Study: Insurers' spending on costly meds soared from 2003-14

A new study finds that insurers’ spending on very expensive prescription drugs nearly quadrupled in the U.S. from 2003 through 2014, while the number of such prescriptions filled tripled over that stretch.

The study, published Wednesday by the journal Health Affairs, indicates spending on expensive “specialty” drugs by commercial insurance plans jumped from 11 per cent of prescriptions filled in 2003 to 43 per cent in 2014. Meanwhile, the number of prescriptions for specialty drugs rose from 0.6 per cent of prescriptions filled in 2003 to 1.8 per cent in 2014.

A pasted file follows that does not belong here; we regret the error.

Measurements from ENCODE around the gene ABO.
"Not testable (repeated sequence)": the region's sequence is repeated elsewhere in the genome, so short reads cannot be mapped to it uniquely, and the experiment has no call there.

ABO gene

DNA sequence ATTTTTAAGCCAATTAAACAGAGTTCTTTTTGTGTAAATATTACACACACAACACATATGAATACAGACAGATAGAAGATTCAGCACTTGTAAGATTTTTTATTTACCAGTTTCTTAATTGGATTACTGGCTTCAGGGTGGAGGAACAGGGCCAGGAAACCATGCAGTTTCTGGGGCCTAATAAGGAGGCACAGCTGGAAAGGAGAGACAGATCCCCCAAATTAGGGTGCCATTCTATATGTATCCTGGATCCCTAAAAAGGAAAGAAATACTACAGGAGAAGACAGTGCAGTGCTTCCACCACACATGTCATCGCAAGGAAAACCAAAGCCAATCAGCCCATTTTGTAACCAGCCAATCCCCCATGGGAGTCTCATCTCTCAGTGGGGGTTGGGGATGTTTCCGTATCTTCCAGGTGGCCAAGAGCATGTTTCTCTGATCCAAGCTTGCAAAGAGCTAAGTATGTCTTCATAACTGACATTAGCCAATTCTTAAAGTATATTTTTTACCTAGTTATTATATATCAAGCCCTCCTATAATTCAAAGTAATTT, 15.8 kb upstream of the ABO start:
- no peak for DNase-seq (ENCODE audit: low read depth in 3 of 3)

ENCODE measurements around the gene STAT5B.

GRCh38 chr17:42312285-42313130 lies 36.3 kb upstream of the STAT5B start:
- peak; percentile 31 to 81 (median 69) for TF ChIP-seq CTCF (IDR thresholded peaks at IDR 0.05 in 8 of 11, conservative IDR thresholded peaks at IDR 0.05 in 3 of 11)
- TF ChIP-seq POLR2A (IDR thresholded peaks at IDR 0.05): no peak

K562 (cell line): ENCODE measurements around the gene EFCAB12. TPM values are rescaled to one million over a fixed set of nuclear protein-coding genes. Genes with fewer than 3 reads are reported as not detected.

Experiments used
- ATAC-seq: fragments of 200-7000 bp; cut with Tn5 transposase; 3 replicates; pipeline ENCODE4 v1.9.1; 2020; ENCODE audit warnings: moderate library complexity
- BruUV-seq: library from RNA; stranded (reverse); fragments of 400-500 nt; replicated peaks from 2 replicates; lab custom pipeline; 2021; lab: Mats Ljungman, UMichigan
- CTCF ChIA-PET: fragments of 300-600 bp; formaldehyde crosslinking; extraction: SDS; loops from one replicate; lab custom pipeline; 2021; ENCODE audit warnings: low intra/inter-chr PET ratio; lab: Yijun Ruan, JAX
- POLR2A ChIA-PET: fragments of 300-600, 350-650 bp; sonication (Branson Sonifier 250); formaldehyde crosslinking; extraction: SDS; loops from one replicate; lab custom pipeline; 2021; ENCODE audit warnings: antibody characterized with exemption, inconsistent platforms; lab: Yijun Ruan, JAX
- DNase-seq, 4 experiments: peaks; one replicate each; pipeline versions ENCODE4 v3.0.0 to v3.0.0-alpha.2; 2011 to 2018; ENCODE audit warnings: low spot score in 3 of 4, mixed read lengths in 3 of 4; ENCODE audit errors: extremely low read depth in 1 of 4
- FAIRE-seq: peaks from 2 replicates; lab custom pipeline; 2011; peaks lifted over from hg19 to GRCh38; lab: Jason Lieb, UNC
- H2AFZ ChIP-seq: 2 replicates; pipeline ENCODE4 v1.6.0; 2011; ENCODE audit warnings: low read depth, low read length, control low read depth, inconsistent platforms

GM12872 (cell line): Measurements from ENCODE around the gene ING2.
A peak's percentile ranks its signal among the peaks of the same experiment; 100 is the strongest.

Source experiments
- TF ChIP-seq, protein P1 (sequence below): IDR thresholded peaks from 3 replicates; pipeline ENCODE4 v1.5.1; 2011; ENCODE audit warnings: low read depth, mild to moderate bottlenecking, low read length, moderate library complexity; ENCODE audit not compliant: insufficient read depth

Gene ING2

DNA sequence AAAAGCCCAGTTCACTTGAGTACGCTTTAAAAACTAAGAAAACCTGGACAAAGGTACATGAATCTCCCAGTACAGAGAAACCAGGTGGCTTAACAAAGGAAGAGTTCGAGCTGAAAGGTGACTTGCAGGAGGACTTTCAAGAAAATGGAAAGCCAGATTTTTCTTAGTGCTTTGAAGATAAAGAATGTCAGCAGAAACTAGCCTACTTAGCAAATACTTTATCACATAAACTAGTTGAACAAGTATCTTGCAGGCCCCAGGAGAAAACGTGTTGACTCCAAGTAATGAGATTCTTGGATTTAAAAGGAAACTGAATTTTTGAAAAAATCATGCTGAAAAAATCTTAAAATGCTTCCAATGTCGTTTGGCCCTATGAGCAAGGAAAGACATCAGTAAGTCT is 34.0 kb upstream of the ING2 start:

Researcher Stacie Dusetzina of the University of North Carolina-Chapel Hill found patients’ copayments climbed 46 per cent over that period.

Specialty drugs were once defined as injected drugs for cancer and complex chronic conditions, but the term has become shorthand for very pricey drugs.